Right now, we’re being besieged by information on how to cope. Or rather, how best to cope and be at our best while coping. We’re being told how to minimize anxiety, improve mood, keep families busy, learn to craft, exercise on sofas and cultivate a sense of spaciousness in the pause of the pandemic. Therapists, astronauts, coaches, athletes, writers, celebrities and submarine crews are all offering a host of useful tools and insights on how to live in small spaces and tolerate uncertainty.
These are all very useful and we all need encouragement and resources right now. Unfortunately, to many, this also becomes an instruction: this is how you should be trying to be. We interpret these messages as commands to positivity, productivity and spiritual and personal growth. And we all know that never has anyone not felt under pressure when being told what or how to be, or deviant if they can’t fulfill those idealised versions of normality. Here are some of my thoughts on what might constitute a slightly more forgiving version of being-on-lockdown.
I think a more realistic and humane position would be to acknowledge that we’re going to feel a full range of feelings right now from downright despair to boredom to gratitude for the early spring birdsong. It would also be to acknowledge that we’re facing a devastating pandemic where people are dying, and many of our livelihoods may be in serious jeopardy – that we’re kind of locked up and we don’t know who is (literally) going to get out all in one piece or if we’ll be able to pick up the pieces.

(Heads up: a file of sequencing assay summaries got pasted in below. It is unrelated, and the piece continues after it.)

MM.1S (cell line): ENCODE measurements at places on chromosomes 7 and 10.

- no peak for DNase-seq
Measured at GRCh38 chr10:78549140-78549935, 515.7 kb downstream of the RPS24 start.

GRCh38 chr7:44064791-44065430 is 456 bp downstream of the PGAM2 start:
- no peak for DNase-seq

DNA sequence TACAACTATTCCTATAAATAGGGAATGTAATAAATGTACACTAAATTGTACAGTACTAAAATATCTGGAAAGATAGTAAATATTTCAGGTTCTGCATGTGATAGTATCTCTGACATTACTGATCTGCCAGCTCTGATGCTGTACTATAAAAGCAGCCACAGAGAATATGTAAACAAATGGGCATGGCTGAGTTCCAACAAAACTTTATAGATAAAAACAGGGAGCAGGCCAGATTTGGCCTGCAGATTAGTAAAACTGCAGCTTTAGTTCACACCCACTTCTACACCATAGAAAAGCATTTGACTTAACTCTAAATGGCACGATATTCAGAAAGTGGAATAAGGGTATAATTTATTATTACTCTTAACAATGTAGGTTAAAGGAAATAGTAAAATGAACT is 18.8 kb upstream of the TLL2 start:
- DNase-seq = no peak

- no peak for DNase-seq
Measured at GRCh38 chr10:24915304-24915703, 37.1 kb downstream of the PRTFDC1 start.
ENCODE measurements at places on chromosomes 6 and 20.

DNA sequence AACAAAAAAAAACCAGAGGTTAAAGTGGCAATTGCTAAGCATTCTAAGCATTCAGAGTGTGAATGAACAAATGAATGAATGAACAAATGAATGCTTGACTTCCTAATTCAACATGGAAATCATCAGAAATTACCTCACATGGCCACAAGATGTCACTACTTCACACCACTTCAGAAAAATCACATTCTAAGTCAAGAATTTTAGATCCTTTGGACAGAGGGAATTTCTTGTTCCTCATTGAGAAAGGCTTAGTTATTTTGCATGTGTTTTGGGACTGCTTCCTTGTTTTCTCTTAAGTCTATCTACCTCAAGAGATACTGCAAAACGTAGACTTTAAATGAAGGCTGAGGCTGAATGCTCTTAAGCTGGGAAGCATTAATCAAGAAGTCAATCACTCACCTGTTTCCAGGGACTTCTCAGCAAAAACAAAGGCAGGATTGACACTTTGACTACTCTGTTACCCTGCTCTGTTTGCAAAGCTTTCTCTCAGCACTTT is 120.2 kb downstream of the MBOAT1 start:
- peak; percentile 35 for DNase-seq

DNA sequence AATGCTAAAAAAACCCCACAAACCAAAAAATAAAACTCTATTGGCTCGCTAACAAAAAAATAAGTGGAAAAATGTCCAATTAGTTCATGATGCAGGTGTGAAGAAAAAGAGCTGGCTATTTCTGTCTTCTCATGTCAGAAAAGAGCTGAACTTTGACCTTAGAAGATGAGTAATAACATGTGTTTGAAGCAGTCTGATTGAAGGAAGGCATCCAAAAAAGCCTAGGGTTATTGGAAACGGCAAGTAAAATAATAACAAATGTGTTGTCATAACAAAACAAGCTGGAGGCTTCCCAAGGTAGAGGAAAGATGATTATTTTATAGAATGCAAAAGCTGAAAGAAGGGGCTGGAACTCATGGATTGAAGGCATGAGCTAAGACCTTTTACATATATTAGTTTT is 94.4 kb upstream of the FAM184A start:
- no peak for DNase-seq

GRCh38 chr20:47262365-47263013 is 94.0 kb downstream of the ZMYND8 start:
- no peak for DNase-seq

Within that framework, we need to be able to give ourselves some kind of dispensation. That some days, Joe Wicks, careful diary planning and DIY might be holding us together. Other days, it might be chocolate and staring into space and having a good old cry. A whole range of emotional responses is called for and there is no right way to cope. It is also to be expected that we will fluctuate and that our worries and capacities to bear this situation will change day-to-day.
This pandemic is by definition a traumatic situation. It is a situation over which we have no control: powerlessness is the definition of a traumatic experience. Denial, dissociation and fugue are some of the ways we cope with the overwhelm that is the fallout of powerlessness. I think this is why professionals are urging us in any way, shape or form to create structure and have things we can control. This is excellent advice. However, it need not be an expectation, and might be reframed as a resource.
Furthermore, how we feel and cope will depend on how we are being impacted by the events around us. If we have a loved one who is ill or at risk, it is perfectly understandable that we would be in a different place than, for example, someone who is trying to home-school children while working remotely. And even then, our responses will vary greatly, as will our resources to cope. We all bring our own histories and support networks to the current situation.